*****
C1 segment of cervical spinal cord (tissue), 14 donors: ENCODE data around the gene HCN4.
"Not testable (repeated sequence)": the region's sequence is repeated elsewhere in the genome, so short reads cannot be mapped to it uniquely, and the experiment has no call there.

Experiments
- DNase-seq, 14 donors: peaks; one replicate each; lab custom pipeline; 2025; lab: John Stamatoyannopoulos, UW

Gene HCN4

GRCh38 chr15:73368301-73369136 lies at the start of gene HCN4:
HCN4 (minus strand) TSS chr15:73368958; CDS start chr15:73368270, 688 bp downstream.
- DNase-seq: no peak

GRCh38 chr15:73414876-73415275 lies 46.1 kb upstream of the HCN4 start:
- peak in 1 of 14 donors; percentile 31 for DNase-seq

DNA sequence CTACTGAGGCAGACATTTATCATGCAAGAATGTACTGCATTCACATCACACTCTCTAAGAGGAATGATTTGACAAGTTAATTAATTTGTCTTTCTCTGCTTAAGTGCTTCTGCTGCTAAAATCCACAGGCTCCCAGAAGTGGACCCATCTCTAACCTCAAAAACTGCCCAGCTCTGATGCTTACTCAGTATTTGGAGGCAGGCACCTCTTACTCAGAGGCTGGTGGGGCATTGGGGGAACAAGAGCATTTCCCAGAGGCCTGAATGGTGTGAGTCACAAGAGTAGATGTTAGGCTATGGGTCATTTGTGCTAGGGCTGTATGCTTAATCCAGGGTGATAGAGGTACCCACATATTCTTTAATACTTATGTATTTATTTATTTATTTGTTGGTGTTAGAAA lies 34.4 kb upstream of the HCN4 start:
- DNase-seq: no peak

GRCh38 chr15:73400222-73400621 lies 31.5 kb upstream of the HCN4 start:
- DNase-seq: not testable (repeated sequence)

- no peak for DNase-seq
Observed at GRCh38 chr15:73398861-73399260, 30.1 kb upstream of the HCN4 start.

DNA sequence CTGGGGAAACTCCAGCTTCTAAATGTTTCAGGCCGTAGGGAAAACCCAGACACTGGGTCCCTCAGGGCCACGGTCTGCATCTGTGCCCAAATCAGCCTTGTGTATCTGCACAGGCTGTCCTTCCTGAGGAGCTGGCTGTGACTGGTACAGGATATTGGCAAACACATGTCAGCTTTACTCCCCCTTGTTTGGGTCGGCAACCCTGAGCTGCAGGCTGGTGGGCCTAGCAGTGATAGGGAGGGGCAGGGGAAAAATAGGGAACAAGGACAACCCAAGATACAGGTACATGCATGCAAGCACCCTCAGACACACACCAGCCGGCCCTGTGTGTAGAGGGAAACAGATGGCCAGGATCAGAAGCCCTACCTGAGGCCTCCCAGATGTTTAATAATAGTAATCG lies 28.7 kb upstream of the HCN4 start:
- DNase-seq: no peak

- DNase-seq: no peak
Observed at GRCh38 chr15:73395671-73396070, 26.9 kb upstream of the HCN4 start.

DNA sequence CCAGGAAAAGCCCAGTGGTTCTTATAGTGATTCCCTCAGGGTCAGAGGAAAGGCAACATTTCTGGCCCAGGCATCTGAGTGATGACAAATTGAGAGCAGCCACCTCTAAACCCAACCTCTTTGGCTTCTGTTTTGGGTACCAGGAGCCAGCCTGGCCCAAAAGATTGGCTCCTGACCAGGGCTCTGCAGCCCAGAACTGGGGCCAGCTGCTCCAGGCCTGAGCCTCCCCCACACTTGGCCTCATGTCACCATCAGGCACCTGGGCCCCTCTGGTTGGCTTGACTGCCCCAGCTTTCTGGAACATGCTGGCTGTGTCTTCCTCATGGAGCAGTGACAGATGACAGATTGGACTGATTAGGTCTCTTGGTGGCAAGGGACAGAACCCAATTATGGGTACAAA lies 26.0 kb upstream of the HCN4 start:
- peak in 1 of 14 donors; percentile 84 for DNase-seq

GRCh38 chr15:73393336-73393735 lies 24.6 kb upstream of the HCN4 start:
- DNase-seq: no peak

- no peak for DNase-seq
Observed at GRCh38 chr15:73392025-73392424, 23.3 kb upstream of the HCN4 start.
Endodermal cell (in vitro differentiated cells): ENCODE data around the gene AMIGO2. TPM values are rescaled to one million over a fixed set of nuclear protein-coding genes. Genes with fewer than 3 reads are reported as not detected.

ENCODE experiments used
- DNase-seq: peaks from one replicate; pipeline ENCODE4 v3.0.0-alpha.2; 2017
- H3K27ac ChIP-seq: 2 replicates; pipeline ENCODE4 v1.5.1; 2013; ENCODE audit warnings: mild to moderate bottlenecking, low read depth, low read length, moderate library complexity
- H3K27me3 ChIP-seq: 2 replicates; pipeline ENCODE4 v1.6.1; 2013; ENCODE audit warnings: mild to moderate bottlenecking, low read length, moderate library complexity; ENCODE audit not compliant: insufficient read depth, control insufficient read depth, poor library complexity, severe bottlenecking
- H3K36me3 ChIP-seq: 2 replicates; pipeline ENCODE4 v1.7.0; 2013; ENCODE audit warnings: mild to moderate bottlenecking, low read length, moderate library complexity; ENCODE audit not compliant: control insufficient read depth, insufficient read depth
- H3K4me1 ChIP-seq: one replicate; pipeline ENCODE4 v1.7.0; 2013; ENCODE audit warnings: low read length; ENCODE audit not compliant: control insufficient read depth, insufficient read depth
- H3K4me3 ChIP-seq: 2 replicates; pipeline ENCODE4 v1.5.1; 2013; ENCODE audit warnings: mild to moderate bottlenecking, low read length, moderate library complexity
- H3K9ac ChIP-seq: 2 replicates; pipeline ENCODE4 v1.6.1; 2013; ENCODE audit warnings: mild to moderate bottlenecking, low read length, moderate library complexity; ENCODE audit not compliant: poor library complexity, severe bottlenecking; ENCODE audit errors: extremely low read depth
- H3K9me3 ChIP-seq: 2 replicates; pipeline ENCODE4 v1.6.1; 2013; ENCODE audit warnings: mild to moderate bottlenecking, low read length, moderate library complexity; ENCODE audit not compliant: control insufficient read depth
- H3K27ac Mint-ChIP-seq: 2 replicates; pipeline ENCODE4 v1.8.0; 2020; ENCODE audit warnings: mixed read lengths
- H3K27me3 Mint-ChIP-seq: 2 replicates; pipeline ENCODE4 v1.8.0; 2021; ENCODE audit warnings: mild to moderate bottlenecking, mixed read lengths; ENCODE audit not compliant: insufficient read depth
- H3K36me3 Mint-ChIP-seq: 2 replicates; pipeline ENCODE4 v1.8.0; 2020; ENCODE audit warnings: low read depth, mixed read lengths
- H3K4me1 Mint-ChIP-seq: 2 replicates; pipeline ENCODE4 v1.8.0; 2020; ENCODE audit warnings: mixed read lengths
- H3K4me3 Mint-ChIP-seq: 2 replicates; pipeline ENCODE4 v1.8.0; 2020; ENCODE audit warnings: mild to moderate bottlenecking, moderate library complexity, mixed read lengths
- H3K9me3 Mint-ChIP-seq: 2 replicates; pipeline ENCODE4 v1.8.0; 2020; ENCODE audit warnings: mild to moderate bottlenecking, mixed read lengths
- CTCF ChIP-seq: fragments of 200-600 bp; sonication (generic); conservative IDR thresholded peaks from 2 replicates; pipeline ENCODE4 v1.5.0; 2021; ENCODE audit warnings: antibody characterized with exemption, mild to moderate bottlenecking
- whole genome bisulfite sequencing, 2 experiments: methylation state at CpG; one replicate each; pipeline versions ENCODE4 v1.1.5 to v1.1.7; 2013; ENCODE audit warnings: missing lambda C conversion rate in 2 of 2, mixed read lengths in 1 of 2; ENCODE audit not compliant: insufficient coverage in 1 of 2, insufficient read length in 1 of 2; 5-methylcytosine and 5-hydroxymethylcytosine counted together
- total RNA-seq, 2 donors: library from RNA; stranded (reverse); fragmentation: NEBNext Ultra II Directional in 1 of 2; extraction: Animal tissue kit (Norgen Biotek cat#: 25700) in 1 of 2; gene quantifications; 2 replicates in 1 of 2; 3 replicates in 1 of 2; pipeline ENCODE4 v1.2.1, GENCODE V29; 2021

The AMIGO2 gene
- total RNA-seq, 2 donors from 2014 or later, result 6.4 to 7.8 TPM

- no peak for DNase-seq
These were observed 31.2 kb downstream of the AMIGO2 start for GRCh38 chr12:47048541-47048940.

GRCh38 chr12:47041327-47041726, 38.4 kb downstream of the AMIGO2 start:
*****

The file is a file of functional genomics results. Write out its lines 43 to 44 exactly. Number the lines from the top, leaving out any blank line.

- CTCF ChIP-seq: fragments of 200-600 bp; sonication (generic); conservative IDR thresholded peaks from 2 replicates; pipeline ENCODE4 v1.5.0; 2021; ENCODE audit warnings: antibody characterized with exemption, mild to moderate bottlenecking
- whole genome bisulfite sequencing, 2 experiments: methylation state at CpG; one replicate each; pipeline versions ENCODE4 v1.1.5 to v1.1.7; 2013; ENCODE audit warnings: missing lambda C conversion rate in 2 of 2, mixed read lengths in 1 of 2; ENCODE audit not compliant: insufficient coverage in 1 of 2, insufficient read length in 1 of 2; 5-methylcytosine and 5-hydroxymethylcytosine counted together